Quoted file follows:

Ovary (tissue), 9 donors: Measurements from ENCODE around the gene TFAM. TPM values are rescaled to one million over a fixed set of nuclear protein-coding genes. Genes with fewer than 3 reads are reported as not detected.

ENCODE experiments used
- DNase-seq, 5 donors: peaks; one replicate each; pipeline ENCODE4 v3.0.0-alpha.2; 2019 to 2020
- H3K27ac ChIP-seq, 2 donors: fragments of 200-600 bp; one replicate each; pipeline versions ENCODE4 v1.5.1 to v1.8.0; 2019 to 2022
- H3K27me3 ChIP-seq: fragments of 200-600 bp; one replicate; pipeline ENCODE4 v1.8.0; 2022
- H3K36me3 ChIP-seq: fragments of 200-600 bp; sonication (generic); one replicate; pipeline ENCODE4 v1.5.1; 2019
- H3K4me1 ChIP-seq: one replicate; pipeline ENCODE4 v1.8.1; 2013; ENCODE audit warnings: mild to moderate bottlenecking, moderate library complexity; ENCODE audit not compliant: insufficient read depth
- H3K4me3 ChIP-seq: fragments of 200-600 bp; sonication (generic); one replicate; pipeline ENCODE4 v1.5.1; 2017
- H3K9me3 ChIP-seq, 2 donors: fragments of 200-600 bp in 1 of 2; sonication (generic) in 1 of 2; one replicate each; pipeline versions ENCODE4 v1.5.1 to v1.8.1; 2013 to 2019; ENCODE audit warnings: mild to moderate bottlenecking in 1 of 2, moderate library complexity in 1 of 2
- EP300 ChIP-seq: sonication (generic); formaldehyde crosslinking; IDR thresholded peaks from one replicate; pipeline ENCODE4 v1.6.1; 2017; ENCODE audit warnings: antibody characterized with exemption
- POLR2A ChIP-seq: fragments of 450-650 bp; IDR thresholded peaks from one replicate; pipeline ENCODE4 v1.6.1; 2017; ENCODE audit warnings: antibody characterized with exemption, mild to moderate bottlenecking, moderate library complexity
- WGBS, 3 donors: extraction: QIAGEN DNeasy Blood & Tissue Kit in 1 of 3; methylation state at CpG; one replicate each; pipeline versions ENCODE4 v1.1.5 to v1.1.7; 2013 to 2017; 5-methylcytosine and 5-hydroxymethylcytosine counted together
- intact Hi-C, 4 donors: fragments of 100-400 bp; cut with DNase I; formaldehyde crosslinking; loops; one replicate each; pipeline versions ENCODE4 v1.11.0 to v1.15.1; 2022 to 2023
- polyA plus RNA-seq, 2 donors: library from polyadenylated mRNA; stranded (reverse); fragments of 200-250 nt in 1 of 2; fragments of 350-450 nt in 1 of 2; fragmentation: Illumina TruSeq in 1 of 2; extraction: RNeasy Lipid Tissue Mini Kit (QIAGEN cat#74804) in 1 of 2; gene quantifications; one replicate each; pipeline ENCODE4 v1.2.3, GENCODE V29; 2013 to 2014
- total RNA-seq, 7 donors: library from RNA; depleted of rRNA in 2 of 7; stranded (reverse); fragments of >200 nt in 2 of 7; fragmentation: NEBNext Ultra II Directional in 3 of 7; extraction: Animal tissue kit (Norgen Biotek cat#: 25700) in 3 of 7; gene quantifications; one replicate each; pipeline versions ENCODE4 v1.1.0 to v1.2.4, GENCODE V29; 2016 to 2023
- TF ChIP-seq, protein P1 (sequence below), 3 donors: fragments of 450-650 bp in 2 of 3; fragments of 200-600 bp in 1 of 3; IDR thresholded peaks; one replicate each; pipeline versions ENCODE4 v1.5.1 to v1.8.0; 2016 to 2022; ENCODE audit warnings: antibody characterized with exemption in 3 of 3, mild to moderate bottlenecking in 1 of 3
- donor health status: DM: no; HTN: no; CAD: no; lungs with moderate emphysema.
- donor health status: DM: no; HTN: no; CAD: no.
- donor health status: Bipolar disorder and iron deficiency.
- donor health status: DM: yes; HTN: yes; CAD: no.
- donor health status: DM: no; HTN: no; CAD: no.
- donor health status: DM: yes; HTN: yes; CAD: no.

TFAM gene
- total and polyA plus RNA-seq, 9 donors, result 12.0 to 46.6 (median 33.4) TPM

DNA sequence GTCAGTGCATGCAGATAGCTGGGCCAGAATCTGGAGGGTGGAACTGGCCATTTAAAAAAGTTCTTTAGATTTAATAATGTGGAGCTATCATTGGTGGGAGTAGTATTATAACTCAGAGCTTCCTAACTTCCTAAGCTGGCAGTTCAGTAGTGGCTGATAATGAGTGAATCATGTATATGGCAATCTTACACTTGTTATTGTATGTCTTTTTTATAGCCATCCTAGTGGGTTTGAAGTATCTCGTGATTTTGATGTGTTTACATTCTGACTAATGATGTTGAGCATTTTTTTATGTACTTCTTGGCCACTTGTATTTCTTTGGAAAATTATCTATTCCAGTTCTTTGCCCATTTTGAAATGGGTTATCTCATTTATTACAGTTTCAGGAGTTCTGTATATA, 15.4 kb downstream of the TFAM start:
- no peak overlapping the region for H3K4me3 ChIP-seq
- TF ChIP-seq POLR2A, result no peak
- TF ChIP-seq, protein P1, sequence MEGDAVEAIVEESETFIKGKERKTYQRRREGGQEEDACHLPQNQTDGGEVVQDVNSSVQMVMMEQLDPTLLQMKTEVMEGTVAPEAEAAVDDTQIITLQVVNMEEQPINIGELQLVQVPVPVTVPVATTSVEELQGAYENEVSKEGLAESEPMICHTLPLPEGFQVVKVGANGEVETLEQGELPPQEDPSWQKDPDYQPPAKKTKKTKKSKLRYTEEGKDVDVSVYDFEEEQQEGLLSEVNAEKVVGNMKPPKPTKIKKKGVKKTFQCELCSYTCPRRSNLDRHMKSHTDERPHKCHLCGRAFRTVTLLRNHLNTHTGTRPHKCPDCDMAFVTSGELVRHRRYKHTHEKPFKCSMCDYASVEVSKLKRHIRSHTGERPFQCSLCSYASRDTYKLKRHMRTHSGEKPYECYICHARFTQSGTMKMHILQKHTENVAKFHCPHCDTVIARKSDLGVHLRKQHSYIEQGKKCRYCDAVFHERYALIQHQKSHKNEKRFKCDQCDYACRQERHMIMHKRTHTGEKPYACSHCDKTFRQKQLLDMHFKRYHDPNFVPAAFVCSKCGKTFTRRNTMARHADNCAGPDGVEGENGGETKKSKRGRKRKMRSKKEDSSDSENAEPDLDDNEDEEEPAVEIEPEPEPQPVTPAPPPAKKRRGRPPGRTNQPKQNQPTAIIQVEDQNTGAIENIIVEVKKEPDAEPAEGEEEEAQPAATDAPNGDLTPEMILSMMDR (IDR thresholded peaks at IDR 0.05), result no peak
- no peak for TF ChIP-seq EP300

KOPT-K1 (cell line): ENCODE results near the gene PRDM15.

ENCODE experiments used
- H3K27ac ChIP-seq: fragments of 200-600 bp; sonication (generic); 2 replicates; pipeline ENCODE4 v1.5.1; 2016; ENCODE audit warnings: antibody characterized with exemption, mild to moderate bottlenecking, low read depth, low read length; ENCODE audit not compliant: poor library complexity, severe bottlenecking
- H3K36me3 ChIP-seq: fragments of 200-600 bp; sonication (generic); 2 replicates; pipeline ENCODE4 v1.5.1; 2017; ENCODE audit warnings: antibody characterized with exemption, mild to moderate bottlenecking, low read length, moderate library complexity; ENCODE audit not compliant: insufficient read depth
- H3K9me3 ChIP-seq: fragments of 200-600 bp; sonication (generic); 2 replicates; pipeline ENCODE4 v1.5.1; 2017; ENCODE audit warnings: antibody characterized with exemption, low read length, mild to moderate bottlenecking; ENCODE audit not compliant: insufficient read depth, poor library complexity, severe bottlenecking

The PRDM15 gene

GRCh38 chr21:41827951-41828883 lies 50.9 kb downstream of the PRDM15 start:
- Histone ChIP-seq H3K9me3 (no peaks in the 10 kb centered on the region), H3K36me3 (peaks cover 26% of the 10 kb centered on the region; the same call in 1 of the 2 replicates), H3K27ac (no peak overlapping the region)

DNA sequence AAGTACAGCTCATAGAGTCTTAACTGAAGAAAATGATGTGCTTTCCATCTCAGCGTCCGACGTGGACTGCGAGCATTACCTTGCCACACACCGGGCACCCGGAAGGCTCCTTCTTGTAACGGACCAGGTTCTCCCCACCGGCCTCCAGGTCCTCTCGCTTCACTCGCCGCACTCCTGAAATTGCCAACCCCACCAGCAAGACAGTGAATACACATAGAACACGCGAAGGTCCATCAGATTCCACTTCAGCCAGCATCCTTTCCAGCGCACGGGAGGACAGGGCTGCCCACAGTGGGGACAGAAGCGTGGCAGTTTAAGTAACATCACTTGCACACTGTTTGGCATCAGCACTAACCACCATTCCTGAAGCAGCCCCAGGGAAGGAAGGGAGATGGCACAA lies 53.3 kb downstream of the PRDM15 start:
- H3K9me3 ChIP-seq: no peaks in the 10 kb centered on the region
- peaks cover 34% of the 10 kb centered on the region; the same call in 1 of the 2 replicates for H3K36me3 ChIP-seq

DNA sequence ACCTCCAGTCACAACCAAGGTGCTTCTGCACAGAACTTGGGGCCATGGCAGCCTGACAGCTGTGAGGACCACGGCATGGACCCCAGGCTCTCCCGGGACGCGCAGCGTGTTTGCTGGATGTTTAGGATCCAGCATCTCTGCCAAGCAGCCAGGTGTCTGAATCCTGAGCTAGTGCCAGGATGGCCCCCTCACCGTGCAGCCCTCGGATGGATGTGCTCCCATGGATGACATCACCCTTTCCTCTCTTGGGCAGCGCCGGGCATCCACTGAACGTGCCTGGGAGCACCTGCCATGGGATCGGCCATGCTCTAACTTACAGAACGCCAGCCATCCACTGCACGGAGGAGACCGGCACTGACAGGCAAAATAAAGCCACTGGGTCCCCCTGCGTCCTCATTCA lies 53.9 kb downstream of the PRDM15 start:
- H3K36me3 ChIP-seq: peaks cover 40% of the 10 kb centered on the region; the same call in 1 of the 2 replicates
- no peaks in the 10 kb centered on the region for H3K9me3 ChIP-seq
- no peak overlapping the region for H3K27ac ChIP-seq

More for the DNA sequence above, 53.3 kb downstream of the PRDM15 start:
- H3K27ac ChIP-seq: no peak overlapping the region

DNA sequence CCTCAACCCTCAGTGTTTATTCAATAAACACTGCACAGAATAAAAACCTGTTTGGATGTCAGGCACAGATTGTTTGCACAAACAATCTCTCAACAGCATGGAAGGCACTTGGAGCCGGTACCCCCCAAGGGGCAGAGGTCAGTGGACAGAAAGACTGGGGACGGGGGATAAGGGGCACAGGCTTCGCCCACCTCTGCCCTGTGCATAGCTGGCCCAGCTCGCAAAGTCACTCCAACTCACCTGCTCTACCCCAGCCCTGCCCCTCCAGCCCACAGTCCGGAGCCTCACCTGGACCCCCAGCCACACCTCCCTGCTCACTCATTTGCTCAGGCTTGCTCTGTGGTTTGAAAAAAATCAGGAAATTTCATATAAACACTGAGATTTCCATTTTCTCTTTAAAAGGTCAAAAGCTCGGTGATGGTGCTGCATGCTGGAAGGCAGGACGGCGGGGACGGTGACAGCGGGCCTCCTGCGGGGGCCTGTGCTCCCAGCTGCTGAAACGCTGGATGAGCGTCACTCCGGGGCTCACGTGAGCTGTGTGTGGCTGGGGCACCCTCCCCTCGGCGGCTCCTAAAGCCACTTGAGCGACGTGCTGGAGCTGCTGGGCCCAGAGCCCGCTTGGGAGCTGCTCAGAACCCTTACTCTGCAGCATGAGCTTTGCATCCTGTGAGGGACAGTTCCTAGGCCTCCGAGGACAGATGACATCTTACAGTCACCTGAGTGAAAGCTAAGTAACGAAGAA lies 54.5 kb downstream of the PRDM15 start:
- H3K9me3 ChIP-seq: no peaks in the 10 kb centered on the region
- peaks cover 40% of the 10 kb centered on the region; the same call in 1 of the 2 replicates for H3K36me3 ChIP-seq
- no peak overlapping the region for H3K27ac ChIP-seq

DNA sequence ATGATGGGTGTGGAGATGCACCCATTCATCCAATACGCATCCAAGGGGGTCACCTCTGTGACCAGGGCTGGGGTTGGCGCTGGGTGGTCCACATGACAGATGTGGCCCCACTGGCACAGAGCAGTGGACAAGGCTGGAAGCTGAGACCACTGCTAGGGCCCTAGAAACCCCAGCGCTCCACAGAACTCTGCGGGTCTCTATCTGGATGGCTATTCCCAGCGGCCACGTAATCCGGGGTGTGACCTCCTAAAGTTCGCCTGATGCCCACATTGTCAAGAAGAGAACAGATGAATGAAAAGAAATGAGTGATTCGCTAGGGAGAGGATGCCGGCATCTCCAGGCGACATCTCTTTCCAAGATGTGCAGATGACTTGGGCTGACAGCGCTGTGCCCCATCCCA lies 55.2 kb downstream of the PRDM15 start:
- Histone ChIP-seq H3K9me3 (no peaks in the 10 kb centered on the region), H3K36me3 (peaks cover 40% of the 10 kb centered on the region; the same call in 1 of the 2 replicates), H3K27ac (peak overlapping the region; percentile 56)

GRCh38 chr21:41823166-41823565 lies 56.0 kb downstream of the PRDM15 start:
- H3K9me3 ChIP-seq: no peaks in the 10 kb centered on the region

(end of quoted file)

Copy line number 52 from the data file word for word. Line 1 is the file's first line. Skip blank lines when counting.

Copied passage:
- Histone ChIP-seq H3K9me3 (no peaks in the 10 kb centered on the region), H3K36me3 (peaks cover 40% of the 10 kb centered on the region; the same call in 1 of the 2 replicates), H3K27ac (peak overlapping the region; percentile 56)